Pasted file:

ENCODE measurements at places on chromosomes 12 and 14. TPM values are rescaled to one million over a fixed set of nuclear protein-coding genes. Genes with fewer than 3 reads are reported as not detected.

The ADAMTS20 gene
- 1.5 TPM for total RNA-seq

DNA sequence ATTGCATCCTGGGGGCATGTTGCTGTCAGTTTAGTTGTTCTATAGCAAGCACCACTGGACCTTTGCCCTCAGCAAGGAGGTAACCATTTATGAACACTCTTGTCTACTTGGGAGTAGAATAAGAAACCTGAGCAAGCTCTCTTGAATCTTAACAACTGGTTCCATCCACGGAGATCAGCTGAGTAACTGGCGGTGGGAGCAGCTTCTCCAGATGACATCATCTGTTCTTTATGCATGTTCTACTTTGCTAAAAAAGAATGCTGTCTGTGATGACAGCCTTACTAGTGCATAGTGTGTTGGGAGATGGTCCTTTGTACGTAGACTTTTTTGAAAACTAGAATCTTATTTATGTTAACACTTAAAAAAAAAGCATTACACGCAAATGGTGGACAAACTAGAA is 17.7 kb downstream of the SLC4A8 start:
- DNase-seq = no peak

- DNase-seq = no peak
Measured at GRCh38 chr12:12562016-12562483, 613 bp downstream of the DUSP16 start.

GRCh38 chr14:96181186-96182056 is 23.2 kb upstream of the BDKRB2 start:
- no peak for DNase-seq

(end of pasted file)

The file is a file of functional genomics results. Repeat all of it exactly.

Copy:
ENCODE measurements at places on chromosomes 12 and 14. TPM values are rescaled to one million over a fixed set of nuclear protein-coding genes. Genes with fewer than 3 reads are reported as not detected.

The ADAMTS20 gene
- 1.5 TPM for total RNA-seq

DNA sequence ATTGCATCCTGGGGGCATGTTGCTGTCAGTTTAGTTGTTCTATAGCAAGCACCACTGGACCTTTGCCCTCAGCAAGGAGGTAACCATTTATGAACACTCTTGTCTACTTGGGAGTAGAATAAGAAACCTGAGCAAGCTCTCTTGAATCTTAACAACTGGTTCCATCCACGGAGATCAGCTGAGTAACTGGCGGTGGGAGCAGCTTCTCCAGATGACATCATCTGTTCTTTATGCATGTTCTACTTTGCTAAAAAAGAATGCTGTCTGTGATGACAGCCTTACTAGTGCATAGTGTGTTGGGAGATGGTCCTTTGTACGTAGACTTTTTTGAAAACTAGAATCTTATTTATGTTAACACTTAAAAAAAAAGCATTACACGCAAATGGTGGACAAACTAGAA is 17.7 kb downstream of the SLC4A8 start:
- DNase-seq = no peak

- DNase-seq = no peak
Measured at GRCh38 chr12:12562016-12562483, 613 bp downstream of the DUSP16 start.

GRCh38 chr14:96181186-96182056 is 23.2 kb upstream of the BDKRB2 start:
- no peak for DNase-seq